SEARCH

SEARCH BY CITATION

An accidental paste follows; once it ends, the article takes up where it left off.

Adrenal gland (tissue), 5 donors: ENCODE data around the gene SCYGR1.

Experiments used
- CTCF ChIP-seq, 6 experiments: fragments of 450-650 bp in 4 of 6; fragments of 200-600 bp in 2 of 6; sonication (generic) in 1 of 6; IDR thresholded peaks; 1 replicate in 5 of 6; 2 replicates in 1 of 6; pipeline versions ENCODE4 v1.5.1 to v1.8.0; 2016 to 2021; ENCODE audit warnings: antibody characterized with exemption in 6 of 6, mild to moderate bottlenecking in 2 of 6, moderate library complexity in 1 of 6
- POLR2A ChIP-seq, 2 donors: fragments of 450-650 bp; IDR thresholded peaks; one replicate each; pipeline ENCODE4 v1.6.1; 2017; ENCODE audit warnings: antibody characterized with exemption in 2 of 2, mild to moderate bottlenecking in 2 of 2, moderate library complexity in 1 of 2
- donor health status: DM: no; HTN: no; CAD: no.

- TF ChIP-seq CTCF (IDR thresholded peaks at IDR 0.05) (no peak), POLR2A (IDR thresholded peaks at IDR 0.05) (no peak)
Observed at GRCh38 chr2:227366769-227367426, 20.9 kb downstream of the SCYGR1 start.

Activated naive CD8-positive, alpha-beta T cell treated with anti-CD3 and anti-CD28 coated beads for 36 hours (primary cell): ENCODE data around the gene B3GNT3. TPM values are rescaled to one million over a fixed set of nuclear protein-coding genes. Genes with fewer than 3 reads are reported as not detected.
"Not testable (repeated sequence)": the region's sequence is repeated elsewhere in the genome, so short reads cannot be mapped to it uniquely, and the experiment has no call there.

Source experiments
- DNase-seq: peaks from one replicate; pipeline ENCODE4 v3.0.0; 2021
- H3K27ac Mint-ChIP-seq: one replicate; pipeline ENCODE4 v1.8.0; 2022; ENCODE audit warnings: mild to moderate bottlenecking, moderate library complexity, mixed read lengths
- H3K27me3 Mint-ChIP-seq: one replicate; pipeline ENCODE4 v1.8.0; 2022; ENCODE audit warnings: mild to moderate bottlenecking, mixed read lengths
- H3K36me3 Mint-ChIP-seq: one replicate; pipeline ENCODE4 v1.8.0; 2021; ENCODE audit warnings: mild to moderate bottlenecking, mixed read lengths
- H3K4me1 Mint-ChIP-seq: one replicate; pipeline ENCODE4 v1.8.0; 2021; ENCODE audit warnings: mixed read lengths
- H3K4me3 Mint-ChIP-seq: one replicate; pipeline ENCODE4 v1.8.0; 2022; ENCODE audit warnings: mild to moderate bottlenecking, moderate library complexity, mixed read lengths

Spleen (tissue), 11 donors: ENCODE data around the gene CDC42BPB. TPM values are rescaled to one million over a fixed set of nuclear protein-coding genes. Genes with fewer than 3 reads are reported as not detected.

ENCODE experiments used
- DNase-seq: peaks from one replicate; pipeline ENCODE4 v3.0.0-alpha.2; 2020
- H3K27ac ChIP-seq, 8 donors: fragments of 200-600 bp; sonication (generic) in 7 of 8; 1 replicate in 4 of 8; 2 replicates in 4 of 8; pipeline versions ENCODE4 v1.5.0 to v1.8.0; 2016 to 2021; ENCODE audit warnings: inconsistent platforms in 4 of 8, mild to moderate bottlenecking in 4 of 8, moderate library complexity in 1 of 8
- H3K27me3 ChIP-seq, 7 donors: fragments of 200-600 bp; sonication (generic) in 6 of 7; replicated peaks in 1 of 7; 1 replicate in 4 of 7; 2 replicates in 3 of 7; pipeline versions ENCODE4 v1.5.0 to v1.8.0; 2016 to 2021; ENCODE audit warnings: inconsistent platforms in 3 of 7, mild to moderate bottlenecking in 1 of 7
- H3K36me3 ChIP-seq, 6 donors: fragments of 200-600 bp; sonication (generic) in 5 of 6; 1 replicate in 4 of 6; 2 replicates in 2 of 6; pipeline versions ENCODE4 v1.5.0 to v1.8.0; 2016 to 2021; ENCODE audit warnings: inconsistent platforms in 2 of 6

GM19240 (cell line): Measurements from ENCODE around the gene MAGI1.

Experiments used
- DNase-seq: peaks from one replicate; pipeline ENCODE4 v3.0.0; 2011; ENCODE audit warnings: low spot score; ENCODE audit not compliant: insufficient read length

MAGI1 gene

Abstract: Within societies, health and ill-health follow a social gradient: lower socioeconomic position, worse health. The slope of the gradient has varied over time. It is likely that social and economic circumstances play a role in this changing slope. Within Europe, differences in health between East and West have also varied in magnitude. The advantage in the West increased through the 1970s and 1980s. Although similar in their health trends up to 1989, the countries of central and eastern Europe have diverged quite sharply subsequently. It is again likely that changing social and economic fortunes account for these trends. There is evidence to support the role of psychosocial factors in relating to socioeconomic differences within and between countries.